Saturday, August 25, 2007

Samuela Sakabua, the BBQ Expert from Cicia, LAU

By now most of us from the capital city must have eaten a serve of barbecue at the Hibiscus Carnival.
Meet Samuela Sakabua one of the countless barbecue stall operators at Albert Park.
Samuela, 61, is a pioneer barbecue hawker in Suva, cooking up delights from the 1990s.
"I love doing this because you get good returns and you are happy at the end of the day,"he said.
"During the 1990s, I used to make close to $900 per day,"he said.
"The minimum I used to get a day was $400. By selling barbecue I was able to buy a carrier, most household items and most importantly I was able to educate my seven children,"said Sakabula.
He was the most wanted person in the Suva Bus Stand area when he started out, even closely guarding his secret ingredients with which he marinated his meat.
"It all depends on how you prepare the marinade for the chops and sausages,"he said.
"The smell of your barbecue should be able to send the message to the people of how tasty it really is.
"If you fail to produce the smell, it becomes no use selling the food. If people smell and come around, that's good but if the smell is there and they walk away then there's something wrong with your barbecue,"he said bursting out with laughter.
"I always tell my wife never to look at how much a customer spends but be grateful that at least they came to the stall and always try to build a good friendly relationship with them,"he said. Sakabula's passion for running a barbecue business got him into a lot of trouble when he first started but he never gave up.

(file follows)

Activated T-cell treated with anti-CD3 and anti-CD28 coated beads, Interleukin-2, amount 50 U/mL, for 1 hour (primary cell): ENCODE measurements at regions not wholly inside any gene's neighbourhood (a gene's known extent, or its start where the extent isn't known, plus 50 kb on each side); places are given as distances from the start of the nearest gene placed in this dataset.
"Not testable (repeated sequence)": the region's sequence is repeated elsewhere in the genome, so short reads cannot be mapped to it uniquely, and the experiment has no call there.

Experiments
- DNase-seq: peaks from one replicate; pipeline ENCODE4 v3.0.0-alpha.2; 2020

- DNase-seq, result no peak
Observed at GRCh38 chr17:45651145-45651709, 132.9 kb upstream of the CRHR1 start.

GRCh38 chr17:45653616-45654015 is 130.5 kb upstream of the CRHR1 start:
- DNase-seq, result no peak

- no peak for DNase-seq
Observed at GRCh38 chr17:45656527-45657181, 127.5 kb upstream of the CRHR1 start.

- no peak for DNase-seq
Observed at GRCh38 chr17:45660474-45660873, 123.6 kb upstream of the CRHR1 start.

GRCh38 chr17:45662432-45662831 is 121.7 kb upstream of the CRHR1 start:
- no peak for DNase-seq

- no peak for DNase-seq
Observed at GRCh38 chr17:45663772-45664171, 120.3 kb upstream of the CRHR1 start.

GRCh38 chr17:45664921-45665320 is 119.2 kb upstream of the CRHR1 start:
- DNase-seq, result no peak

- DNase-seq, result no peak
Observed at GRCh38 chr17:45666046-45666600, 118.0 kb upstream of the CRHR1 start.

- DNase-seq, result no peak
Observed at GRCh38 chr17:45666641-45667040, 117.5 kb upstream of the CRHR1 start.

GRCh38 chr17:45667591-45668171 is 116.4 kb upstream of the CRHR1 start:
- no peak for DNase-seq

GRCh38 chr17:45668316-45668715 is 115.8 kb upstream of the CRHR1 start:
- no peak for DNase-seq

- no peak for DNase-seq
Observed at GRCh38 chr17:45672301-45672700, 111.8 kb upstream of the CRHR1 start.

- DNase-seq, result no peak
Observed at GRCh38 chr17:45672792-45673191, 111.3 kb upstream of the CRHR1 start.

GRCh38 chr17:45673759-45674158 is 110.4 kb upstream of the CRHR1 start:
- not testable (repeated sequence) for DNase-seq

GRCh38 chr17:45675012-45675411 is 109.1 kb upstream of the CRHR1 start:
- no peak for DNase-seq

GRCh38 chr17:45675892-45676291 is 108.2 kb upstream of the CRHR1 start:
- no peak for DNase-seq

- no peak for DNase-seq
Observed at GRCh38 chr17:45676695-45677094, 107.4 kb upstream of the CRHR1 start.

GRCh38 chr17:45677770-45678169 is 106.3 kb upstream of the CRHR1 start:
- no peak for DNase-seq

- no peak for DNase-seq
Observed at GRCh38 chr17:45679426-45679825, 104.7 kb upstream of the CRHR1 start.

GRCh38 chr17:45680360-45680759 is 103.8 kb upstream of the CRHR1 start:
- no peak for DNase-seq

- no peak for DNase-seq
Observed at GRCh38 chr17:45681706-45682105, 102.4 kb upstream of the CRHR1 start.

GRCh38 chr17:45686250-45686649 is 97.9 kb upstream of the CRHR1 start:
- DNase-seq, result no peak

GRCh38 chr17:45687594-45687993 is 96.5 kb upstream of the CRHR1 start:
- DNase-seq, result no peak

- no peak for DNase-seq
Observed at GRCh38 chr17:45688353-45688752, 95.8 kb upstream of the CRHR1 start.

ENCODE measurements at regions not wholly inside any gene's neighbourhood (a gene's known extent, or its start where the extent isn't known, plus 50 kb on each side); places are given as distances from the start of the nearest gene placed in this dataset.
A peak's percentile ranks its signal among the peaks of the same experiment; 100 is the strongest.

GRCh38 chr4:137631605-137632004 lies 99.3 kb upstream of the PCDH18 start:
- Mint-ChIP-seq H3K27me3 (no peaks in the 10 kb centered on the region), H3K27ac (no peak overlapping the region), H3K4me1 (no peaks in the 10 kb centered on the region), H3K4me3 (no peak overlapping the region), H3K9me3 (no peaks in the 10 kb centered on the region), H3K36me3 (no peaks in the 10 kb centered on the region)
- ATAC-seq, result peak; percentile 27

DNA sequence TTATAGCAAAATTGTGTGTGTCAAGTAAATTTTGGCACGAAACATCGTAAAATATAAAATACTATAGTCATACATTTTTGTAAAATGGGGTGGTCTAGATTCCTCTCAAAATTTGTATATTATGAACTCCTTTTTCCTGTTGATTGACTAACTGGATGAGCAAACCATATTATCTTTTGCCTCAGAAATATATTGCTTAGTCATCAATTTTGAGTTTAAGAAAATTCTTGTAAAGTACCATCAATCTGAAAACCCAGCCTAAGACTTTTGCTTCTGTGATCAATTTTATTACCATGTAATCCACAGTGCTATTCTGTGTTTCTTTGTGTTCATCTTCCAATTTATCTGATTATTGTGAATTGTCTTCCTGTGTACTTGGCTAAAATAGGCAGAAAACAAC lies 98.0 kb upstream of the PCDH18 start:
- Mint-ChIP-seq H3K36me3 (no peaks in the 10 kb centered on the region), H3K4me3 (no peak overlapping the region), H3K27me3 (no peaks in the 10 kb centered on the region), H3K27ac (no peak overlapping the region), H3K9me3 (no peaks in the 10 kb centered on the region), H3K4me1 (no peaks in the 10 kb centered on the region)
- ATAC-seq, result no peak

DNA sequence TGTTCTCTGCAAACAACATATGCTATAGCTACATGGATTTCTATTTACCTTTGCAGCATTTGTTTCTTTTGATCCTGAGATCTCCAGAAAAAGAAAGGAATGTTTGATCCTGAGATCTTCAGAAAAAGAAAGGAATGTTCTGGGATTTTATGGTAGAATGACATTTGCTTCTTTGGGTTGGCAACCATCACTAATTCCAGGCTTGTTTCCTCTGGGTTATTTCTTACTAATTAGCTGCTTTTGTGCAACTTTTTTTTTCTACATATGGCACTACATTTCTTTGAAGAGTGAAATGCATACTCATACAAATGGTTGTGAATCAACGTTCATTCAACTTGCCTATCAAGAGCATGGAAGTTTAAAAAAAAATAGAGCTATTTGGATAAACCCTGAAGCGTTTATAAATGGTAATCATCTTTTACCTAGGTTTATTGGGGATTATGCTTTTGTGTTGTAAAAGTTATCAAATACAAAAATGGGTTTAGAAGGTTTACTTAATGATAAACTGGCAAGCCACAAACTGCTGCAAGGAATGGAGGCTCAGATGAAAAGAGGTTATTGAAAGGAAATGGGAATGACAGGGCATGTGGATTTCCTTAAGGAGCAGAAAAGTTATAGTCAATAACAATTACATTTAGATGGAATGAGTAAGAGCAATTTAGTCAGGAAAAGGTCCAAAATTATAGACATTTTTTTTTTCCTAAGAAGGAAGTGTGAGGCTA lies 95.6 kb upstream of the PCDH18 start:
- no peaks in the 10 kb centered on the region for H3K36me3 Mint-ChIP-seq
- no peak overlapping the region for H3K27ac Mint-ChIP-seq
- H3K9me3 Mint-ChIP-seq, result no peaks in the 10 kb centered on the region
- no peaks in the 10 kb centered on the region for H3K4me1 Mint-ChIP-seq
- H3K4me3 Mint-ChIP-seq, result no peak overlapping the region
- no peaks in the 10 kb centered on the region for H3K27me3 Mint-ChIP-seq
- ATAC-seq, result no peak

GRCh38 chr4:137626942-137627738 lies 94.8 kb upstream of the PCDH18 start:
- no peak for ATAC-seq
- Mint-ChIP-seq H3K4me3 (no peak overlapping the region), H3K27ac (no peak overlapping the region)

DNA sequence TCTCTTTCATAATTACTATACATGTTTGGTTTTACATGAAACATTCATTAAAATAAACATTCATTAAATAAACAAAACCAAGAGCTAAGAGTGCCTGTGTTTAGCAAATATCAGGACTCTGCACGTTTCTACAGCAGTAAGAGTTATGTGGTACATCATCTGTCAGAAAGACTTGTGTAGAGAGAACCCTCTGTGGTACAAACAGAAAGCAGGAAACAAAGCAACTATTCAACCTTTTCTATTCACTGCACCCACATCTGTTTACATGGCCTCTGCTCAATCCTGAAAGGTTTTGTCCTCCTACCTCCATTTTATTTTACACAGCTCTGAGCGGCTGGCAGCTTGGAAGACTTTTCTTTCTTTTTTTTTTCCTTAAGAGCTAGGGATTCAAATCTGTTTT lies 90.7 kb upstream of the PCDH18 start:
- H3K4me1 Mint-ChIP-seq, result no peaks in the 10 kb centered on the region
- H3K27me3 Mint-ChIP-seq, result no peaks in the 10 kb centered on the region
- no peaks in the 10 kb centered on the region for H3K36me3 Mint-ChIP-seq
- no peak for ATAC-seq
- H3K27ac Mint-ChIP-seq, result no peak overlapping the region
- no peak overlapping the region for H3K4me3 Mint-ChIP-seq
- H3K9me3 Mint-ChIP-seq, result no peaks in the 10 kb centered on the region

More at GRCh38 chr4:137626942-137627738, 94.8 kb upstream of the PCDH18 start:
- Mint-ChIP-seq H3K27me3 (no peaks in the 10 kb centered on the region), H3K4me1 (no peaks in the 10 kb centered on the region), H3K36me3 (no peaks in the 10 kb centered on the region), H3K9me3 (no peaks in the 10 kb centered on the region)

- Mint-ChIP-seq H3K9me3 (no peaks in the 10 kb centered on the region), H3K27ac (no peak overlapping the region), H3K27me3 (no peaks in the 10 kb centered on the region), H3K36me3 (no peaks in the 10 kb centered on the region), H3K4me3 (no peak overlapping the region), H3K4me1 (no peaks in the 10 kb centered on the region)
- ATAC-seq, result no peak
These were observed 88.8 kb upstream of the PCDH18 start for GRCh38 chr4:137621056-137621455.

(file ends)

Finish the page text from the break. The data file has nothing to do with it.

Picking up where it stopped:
"I have even ended up in court and been fined in order to keep my business running."He was warned by Suva City Council for not having a hawker's licence, not to sell barbecued food from near the bus stand area and was eventually prosecuted for doing so. Three times he was taken to court and fined $46 each time. "I was told not to sell barbecue at that spot but I kept doing it because that was my only source of income. I had seven children and that was our bread and butter.
"I think the magistrate was tired of seeing my face and she asked me one day why I kept on doing what I was not supposed to. "I explained that I had a family to feed and that that was my responsibility and priority.
"The magistrate then asked the SCC to give me a permit and that was the end of the story,"he said. Sukabula started as out Sam's Tasty Takeaway', doing a booming trade and becoming the most popular barbecue stall operator in town.
"I started at around 5.30pm and went on until the morning, knocking off at 2 or 3am. People used to crowd around my caravan. Apart from barbecue, we sold coffee, tea, Milo and bread,"he said. Sakabula shared his good fortunate by feeding several who begged in the city, saying he felt sorry for them.
He admits at often being frustrated with drunkards who stole food from his stand.
"It was very upsetting sometimes because some drunken people just grabbed the barbecue and ran away with it. It was no use running after them, so I just let them go and there were times when they even broke into my caravan looking for food at night."Sakabula hails from Cicia, in Lau, and came to Suva in 1962 for his secondary education and attended Navuso Agricultural School in Nausori.
He took a break from selling barbecue in 2000, turning to vegetable farming. He plants vegetables at his home in Nausori but could not ignore the easy cash in selling barbecue food at night. That's what brought him back to the Hibiscus Carnival.

Adapted from Fijitimes Online